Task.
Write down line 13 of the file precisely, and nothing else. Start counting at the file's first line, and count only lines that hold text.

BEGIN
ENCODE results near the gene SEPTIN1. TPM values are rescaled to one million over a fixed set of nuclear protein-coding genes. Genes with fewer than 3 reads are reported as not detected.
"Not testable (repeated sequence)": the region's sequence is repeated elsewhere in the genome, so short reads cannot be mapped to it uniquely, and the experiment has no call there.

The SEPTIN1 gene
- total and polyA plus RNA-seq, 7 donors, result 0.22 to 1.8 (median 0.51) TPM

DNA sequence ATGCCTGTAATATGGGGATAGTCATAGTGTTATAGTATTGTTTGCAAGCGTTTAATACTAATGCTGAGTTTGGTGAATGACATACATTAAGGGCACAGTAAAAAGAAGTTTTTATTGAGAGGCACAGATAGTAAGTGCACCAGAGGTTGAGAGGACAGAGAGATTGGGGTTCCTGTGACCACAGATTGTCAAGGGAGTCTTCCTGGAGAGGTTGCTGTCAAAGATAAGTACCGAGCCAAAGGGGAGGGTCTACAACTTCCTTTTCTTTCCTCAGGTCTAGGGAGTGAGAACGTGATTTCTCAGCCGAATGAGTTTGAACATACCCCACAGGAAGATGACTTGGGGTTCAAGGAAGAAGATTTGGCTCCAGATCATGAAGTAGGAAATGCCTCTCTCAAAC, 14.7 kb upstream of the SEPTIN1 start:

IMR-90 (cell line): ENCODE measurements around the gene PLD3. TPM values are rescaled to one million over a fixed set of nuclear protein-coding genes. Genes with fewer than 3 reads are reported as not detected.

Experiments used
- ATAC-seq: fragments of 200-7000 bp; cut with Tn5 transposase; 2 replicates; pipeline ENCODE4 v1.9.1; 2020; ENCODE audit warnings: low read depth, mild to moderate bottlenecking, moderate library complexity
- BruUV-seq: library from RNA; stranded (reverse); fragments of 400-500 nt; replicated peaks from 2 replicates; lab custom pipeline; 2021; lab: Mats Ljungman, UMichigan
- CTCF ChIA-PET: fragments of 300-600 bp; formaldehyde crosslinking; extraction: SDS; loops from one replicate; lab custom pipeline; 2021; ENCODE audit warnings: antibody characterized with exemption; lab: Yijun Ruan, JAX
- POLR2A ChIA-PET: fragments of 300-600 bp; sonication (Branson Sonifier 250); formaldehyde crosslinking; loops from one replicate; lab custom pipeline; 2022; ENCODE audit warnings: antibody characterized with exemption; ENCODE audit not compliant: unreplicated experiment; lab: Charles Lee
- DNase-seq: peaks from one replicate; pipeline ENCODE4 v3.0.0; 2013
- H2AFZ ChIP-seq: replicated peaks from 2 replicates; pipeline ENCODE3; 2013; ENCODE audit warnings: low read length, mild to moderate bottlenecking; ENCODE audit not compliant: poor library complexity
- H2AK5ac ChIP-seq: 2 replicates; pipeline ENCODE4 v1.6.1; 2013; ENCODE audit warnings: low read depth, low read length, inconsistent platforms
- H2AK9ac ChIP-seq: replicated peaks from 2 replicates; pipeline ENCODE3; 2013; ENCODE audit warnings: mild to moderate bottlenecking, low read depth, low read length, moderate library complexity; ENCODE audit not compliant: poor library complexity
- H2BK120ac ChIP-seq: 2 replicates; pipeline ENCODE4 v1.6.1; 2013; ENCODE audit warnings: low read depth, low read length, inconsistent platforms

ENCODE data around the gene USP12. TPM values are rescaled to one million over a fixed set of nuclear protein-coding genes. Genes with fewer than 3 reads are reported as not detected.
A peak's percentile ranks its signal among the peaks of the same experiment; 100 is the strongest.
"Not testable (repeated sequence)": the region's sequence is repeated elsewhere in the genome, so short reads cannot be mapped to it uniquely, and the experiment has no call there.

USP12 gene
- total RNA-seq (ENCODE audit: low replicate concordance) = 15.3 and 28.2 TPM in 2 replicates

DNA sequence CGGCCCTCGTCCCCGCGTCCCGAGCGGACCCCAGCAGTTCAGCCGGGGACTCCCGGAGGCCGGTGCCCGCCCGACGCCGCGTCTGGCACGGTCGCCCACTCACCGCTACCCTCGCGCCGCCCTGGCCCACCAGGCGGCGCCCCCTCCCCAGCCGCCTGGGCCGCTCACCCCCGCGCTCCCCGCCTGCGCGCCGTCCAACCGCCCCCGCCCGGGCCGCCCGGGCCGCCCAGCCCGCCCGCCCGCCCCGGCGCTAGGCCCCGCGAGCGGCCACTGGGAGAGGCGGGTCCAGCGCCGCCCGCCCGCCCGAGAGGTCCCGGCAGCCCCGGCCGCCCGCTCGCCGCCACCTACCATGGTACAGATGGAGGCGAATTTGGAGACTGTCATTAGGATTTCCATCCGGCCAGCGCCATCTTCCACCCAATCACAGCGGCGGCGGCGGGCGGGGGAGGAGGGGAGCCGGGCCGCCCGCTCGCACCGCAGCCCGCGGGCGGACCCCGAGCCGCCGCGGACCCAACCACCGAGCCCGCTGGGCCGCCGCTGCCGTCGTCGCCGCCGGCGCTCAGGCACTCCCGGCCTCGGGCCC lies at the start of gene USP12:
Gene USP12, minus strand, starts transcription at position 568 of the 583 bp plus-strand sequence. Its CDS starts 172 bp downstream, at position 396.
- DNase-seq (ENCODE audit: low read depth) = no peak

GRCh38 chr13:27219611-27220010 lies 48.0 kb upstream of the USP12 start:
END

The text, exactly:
- H2AFZ ChIP-seq: replicated peaks from 2 replicates; pipeline ENCODE3; 2013; ENCODE audit warnings: low read length, mild to moderate bottlenecking; ENCODE audit not compliant: poor library complexity